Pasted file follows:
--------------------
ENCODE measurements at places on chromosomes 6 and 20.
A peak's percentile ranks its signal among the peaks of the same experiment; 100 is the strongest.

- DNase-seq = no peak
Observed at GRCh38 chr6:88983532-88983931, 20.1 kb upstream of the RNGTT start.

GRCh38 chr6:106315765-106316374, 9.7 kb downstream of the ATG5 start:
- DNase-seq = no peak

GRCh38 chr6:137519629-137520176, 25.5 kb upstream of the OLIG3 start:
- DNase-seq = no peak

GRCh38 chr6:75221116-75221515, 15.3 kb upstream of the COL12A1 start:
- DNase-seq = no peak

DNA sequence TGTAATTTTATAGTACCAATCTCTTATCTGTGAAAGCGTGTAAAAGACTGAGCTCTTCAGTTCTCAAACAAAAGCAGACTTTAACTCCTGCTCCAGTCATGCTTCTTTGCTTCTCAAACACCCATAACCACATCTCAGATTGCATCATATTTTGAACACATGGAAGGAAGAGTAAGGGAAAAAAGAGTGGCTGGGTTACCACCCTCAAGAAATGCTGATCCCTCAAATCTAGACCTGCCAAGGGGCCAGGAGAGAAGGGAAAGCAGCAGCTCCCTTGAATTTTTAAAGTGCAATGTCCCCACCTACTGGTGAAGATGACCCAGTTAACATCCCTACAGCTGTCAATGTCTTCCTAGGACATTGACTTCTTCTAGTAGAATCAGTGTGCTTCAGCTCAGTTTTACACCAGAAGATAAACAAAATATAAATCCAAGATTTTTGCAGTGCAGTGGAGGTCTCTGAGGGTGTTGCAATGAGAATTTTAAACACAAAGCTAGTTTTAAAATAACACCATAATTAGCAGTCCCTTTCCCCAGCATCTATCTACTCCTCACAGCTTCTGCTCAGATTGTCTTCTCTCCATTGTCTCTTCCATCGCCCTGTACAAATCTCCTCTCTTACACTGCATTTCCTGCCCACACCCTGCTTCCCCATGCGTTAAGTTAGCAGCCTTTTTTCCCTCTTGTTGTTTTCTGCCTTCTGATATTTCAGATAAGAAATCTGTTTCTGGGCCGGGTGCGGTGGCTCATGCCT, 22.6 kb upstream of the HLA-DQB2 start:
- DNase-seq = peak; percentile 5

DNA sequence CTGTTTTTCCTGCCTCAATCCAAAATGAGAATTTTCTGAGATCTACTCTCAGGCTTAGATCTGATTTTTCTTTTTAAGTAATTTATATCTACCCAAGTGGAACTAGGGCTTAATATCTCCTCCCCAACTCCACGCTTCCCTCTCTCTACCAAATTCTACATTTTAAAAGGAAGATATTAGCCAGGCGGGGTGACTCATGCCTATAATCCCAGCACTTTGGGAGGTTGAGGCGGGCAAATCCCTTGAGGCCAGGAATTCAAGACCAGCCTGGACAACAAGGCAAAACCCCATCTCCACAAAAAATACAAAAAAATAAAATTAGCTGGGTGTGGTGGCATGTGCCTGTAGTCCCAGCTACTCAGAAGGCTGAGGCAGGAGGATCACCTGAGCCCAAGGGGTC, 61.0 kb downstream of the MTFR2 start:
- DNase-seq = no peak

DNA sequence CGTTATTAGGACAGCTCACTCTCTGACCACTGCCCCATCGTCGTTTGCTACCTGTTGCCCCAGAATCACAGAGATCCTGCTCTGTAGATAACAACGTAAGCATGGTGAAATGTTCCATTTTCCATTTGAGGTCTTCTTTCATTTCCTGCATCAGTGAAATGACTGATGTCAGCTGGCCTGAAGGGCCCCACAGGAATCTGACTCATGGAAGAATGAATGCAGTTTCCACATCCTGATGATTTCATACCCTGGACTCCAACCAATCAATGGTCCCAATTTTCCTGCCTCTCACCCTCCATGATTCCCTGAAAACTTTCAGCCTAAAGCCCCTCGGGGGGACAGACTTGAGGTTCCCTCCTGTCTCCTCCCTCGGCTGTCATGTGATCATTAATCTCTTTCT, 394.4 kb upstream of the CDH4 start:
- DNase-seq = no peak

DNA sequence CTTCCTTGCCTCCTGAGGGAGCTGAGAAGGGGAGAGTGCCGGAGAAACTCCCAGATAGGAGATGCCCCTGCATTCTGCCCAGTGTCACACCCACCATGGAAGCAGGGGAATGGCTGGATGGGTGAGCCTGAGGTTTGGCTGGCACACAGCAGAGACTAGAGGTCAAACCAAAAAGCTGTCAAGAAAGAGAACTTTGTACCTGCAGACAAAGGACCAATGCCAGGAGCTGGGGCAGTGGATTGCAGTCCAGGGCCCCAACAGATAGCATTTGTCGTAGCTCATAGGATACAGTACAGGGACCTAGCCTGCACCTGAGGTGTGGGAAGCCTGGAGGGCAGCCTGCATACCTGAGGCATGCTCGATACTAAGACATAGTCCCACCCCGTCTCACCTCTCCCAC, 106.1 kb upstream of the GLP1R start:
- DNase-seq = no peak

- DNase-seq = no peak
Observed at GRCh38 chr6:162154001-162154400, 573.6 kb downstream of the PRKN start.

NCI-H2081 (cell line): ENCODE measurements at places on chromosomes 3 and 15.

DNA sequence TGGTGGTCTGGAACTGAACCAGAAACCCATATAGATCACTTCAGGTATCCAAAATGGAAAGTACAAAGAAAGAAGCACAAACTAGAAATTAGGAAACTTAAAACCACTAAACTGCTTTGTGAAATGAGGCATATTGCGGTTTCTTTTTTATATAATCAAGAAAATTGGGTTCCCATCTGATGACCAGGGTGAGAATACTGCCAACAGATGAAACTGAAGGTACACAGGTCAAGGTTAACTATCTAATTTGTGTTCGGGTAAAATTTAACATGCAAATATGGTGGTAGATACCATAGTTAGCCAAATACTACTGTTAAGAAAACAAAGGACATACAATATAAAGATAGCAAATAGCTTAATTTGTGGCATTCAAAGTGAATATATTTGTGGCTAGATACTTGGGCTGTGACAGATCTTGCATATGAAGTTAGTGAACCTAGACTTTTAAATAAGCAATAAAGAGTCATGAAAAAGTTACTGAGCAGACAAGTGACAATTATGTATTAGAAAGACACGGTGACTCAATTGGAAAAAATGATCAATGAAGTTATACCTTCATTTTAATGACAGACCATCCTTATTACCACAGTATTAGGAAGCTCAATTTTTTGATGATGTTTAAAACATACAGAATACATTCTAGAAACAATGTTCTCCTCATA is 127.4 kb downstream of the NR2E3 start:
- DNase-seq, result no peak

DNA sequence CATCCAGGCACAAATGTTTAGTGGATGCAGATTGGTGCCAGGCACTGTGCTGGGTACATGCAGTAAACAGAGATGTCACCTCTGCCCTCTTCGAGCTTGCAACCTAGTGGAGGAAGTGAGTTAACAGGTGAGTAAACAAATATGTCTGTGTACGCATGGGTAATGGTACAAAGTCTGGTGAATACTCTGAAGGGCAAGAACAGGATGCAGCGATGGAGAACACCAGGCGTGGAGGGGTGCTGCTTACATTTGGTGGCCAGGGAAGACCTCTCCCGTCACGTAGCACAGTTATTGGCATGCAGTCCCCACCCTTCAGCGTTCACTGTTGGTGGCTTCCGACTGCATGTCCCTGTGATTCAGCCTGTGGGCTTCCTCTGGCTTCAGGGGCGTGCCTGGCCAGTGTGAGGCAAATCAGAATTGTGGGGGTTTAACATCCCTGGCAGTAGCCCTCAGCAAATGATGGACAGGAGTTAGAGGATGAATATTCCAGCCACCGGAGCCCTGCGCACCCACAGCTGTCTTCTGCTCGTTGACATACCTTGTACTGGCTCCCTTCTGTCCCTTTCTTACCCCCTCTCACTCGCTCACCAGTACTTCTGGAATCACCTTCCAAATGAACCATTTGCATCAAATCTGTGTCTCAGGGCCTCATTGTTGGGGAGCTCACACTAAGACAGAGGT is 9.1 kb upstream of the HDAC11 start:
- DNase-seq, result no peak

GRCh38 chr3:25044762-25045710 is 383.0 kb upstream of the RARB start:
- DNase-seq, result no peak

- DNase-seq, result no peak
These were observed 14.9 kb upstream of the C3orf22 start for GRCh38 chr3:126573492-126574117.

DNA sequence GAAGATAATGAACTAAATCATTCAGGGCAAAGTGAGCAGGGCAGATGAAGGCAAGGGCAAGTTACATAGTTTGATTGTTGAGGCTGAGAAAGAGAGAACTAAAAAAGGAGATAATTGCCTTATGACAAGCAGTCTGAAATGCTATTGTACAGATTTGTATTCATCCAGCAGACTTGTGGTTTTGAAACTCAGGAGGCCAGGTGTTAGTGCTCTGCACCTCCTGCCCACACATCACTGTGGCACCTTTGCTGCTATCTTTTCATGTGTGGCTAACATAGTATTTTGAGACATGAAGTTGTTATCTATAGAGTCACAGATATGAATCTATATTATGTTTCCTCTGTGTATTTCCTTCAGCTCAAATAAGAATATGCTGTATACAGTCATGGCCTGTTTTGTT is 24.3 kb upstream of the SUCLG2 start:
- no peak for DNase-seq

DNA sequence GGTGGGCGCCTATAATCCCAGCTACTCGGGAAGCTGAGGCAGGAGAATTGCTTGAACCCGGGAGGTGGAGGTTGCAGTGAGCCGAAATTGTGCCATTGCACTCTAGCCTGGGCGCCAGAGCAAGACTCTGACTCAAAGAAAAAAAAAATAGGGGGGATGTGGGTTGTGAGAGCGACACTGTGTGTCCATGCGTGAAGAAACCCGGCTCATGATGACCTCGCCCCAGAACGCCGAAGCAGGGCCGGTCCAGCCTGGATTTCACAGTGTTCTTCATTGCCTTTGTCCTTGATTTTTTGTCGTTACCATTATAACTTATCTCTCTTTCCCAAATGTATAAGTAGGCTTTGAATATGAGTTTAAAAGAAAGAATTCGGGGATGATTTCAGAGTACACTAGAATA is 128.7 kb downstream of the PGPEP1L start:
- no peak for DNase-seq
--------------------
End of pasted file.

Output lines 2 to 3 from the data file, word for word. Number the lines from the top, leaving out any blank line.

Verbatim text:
A peak's percentile ranks its signal among the peaks of the same experiment; 100 is the strongest.

- DNase-seq = no peak